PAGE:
[14] We speculate from the above analysis that the strong relationship between the AMM and AMO exists because the AMO excites the tropical AMM. As a first step toward testing this hypothesis, we plot the lagged correlation between the lowpass-filtered and raw AMO and AMM time series in Figure 2. The lagged correlation shows a clear asymmetry with the AMO leading the AMM. This asymmetry is evident for both lowpass-filtered and raw lagged correlations, and leads to the third major finding of this research: the AMO excites the AMM. This is not surprising, as it appears that the AMM can be excited by a number of physical processes (e.g. heat fluxes induced by past ice-sheet variations [Chiang and Bitz, 2005], or stationary wave induced variations in subtropical trade winds). However, the consequent interpretation that the influence of the AMO on seasonal hurricane activity is manifest through the AMM, constitutes a significant reinterpretation of our understanding of relationships between hurricanes and climate in the Atlantic. The cause of the lagged correlation in Figure 2 is not currently known, and is an area of present research.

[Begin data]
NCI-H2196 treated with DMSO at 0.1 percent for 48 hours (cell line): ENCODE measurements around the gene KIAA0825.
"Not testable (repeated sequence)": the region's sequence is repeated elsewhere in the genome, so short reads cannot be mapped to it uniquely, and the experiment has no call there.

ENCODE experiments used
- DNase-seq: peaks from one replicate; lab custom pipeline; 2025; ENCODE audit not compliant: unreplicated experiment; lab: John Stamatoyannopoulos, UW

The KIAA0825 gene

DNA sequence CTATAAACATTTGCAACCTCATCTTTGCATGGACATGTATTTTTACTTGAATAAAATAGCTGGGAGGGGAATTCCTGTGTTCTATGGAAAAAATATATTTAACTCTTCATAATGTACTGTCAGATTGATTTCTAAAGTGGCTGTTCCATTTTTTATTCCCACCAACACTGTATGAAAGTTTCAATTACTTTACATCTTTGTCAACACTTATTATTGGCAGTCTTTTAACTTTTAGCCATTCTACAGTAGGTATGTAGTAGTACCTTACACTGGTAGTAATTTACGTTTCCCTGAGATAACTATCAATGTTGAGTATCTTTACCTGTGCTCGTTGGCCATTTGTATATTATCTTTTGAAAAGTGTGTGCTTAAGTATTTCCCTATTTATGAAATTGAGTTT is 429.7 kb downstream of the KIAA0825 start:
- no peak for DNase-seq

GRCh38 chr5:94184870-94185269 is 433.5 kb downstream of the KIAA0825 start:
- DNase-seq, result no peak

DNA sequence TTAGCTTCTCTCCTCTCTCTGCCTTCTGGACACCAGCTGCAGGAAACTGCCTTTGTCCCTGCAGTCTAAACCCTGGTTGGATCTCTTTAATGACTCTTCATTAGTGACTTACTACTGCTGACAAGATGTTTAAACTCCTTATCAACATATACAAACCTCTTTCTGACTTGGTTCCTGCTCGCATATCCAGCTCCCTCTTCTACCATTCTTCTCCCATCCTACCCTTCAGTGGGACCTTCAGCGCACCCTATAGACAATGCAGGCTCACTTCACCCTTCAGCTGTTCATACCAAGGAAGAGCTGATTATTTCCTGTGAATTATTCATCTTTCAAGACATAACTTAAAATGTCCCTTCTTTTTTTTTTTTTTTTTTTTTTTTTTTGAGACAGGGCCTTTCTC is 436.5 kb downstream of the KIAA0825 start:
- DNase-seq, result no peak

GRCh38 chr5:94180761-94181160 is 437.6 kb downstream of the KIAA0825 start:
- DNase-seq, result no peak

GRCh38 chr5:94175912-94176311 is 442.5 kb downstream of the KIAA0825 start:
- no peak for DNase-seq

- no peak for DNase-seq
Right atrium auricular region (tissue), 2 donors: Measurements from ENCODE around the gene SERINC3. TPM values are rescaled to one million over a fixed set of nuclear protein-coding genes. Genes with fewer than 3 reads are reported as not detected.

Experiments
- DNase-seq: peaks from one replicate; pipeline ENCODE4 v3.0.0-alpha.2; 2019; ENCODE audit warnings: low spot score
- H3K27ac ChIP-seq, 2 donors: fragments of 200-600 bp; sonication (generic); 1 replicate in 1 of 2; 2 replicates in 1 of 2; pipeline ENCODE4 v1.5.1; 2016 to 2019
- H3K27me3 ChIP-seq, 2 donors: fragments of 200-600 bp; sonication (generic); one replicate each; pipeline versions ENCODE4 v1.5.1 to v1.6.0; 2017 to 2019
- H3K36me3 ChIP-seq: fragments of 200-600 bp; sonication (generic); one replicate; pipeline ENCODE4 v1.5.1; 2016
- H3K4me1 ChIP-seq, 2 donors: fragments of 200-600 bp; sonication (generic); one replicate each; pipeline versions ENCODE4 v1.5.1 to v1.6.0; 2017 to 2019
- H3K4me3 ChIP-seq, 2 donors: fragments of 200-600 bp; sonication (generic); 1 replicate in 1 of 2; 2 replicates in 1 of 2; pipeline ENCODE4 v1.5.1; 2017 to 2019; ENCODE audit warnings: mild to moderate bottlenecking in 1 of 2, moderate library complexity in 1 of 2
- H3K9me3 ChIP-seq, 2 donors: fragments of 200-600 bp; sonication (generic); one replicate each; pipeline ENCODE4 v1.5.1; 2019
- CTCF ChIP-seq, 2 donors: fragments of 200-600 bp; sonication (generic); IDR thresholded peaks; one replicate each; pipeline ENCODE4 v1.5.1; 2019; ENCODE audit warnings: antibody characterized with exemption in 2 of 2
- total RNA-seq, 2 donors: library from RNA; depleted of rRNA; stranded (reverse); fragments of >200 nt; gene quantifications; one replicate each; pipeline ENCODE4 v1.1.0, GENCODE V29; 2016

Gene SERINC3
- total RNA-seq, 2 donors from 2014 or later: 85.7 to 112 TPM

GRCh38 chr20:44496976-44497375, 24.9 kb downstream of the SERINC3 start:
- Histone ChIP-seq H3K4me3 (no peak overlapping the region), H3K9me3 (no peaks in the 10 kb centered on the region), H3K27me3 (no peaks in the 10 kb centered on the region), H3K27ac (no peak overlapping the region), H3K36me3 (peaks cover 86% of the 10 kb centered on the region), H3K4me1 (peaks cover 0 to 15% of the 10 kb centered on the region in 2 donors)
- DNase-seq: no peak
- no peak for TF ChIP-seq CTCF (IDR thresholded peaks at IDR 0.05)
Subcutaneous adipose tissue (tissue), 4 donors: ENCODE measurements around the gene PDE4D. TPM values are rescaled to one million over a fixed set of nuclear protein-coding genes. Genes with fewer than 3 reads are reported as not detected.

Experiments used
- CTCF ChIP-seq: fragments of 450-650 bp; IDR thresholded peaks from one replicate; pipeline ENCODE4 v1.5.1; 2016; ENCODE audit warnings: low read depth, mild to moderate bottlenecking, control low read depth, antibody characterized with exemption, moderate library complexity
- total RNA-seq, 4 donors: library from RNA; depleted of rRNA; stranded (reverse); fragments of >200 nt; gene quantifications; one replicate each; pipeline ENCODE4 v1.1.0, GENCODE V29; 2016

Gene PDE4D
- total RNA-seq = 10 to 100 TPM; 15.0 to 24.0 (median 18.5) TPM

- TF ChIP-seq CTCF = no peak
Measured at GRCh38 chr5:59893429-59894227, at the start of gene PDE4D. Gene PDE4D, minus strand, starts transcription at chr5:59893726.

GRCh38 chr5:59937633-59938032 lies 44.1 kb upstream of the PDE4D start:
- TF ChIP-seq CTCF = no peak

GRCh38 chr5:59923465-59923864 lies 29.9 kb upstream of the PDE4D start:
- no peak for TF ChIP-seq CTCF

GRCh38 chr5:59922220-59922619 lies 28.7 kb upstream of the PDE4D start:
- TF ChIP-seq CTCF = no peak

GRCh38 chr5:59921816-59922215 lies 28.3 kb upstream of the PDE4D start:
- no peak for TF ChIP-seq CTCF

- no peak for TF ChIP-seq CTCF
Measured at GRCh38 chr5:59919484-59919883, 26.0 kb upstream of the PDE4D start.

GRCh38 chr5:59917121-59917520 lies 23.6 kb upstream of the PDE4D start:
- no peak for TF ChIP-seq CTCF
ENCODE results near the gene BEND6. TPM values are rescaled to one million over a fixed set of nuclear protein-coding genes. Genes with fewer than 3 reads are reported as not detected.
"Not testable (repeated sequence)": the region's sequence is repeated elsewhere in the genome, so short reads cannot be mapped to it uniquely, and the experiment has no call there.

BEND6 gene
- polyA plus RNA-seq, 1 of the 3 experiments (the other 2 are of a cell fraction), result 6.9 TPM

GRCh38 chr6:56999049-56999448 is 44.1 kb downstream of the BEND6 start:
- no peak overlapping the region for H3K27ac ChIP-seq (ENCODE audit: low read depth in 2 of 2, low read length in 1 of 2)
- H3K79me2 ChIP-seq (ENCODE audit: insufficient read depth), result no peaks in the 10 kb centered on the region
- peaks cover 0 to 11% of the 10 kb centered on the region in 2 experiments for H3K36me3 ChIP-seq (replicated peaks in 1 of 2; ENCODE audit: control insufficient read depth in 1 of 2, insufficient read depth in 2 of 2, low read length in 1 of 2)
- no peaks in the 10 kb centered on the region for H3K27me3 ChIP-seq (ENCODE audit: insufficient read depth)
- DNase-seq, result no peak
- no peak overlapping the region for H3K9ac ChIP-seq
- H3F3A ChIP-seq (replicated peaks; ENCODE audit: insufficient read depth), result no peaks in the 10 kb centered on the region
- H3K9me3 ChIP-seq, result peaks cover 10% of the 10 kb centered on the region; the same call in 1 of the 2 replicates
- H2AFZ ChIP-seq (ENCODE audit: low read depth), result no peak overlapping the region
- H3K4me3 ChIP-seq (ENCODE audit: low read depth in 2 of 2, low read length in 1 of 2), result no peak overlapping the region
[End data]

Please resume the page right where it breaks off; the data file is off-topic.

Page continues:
Figure 2.

Cross correlation between the raw (dashed line) and lowpass-filtered (bars) AMO and AMM time series. The raw cross-correlation function has been smoothed with a 1-2-1 filter.

4. Conclusions and Discussion

[15] This manuscript examines the relationship between seasonal hurricane activity and large-scale climatic variability in the Atlantic. It is found that seasonal hurricane activity is strongly related to the Atlantic meridional mode (AMM) and the Atlantic multi-decadal oscillation (AMO). Further analysis identifies the following major findings: